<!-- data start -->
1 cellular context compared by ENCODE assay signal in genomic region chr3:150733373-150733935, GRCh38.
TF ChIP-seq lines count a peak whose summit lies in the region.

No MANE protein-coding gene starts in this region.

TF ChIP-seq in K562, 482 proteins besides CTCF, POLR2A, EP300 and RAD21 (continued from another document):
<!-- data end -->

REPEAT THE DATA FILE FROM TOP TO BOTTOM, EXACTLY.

1 cellular context compared by ENCODE assay signal in genomic region chr3:150733373-150733935, GRCh38.
TF ChIP-seq lines count a peak whose summit lies in the region.

No MANE protein-coding gene starts in this region.

TF ChIP-seq in K562, 482 proteins besides CTCF, POLR2A, EP300 and RAD21 (continued from another document):